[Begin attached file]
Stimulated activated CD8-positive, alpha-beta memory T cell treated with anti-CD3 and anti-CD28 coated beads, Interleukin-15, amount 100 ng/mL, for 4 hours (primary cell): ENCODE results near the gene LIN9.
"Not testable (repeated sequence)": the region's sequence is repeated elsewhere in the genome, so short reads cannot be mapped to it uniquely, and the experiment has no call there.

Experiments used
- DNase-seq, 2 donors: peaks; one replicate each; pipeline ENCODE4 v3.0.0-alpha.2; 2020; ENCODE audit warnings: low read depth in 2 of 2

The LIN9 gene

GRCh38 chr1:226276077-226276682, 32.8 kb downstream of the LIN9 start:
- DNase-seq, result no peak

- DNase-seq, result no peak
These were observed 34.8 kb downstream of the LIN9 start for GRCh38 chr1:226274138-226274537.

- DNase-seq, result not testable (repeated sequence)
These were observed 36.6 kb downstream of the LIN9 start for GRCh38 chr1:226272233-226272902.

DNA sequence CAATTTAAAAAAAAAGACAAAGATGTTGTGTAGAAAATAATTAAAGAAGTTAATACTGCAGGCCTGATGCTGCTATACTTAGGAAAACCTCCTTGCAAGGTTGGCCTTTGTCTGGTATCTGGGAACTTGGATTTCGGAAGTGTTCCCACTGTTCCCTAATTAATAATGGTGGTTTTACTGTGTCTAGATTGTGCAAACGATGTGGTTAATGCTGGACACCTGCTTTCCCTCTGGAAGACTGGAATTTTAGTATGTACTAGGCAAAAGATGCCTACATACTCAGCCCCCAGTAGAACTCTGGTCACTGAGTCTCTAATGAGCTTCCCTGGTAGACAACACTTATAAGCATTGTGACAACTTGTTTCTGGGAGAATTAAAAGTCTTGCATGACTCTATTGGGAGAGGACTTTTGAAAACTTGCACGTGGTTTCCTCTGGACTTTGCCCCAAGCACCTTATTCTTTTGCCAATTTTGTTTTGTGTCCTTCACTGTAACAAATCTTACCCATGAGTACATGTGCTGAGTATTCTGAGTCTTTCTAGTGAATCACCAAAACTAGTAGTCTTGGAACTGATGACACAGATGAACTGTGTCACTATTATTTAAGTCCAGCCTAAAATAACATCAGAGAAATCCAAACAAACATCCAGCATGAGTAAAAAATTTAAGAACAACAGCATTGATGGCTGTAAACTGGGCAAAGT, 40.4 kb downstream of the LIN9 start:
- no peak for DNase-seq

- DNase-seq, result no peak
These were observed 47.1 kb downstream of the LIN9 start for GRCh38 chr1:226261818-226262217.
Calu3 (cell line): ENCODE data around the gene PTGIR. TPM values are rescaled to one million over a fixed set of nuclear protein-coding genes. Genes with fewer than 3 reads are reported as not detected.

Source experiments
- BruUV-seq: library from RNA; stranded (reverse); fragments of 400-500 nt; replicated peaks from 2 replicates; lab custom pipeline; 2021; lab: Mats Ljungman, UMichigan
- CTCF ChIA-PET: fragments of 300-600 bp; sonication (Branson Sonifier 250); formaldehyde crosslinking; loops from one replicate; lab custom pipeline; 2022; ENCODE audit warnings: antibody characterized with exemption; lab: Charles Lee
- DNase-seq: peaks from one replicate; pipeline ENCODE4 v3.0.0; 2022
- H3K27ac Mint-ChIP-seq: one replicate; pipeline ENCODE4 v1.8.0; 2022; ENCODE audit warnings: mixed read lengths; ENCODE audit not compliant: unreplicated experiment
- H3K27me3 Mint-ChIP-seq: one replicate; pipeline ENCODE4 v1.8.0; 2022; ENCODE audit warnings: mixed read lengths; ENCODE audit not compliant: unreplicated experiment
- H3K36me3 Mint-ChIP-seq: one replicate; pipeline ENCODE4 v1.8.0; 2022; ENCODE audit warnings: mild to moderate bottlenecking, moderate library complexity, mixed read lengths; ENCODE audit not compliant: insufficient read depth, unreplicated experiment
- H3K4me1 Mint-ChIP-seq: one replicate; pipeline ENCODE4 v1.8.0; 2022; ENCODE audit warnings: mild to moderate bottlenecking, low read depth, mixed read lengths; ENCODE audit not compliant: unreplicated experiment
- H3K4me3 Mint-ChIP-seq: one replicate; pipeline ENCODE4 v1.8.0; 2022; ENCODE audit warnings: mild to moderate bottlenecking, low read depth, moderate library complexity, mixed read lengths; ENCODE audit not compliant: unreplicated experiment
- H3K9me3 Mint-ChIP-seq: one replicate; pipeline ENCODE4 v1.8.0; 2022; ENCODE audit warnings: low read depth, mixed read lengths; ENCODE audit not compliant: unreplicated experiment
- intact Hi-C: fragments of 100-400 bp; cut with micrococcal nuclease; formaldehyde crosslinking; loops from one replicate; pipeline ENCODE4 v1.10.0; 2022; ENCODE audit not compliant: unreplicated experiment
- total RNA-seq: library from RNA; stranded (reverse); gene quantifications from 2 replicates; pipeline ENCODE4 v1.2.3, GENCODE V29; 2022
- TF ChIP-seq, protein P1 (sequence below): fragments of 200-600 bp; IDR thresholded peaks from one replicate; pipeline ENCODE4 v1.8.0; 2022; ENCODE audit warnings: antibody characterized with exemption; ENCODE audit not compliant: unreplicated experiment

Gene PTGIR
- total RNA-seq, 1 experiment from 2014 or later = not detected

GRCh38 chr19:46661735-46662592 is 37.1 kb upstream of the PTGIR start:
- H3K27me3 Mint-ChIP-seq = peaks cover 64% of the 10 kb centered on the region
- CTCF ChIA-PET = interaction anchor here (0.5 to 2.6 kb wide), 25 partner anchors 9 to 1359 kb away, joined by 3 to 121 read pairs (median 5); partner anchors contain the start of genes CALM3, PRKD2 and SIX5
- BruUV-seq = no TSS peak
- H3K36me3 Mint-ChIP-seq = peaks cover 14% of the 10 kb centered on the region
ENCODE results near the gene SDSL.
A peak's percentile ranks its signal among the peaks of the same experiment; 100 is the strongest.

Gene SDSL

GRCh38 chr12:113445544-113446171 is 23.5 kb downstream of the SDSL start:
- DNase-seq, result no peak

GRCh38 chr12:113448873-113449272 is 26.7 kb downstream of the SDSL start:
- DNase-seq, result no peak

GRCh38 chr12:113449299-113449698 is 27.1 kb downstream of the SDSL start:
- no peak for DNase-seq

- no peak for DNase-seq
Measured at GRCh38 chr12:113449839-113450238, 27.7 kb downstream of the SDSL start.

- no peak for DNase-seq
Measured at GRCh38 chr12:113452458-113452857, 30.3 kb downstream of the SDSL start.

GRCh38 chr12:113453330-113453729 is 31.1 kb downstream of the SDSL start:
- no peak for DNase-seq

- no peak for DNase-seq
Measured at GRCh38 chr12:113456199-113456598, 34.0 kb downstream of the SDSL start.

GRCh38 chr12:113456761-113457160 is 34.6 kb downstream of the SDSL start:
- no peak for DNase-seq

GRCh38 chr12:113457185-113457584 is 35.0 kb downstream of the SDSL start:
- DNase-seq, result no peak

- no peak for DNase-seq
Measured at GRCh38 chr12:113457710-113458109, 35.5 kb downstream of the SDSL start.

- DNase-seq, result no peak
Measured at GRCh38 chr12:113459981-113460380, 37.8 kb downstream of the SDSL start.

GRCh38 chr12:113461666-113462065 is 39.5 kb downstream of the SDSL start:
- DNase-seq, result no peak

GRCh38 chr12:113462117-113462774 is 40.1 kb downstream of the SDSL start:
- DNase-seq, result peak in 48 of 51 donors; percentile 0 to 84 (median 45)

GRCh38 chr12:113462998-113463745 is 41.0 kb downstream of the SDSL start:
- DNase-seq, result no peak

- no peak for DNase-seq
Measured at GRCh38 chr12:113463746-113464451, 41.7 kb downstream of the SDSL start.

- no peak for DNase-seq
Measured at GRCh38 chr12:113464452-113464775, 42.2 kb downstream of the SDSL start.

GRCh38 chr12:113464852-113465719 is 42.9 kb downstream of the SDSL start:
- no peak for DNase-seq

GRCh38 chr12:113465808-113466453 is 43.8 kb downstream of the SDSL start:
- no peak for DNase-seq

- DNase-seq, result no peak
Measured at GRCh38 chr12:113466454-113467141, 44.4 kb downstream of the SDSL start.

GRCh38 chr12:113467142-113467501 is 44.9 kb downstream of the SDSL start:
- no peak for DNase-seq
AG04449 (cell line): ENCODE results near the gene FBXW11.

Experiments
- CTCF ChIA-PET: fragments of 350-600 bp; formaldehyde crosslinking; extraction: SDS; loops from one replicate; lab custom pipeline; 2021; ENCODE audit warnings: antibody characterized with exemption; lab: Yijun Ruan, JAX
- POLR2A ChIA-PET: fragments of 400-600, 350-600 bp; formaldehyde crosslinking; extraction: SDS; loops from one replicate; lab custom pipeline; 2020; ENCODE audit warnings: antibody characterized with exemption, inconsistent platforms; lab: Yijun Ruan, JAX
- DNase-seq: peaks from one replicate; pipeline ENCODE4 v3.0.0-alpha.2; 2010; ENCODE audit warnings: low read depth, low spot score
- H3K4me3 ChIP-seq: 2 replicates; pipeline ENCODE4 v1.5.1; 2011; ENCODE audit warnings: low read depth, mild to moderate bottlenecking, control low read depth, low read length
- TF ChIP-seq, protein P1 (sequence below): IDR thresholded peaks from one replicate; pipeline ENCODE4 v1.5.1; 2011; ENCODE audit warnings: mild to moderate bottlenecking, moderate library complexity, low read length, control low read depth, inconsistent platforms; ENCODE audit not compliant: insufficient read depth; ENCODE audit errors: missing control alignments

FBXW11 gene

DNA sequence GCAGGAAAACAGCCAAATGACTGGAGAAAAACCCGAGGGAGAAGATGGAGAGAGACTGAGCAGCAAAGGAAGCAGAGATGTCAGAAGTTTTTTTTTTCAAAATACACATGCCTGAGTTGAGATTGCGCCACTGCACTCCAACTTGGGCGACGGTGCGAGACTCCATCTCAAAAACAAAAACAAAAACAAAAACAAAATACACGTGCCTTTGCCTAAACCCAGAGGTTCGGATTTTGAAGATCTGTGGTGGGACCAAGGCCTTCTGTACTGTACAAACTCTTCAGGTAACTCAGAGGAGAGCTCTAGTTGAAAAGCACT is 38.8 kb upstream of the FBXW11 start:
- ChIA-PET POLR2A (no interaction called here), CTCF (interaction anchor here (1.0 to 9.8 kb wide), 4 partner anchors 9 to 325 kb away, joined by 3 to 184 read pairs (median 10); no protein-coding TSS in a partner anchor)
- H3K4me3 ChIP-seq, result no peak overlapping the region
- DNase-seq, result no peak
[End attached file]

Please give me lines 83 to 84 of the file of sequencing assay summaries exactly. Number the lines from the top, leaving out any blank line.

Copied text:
- POLR2A ChIA-PET: fragments of 400-600, 350-600 bp; formaldehyde crosslinking; extraction: SDS; loops from one replicate; lab custom pipeline; 2020; ENCODE audit warnings: antibody characterized with exemption, inconsistent platforms; lab: Yijun Ruan, JAX
- DNase-seq: peaks from one replicate; pipeline ENCODE4 v3.0.0-alpha.2; 2010; ENCODE audit warnings: low read depth, low spot score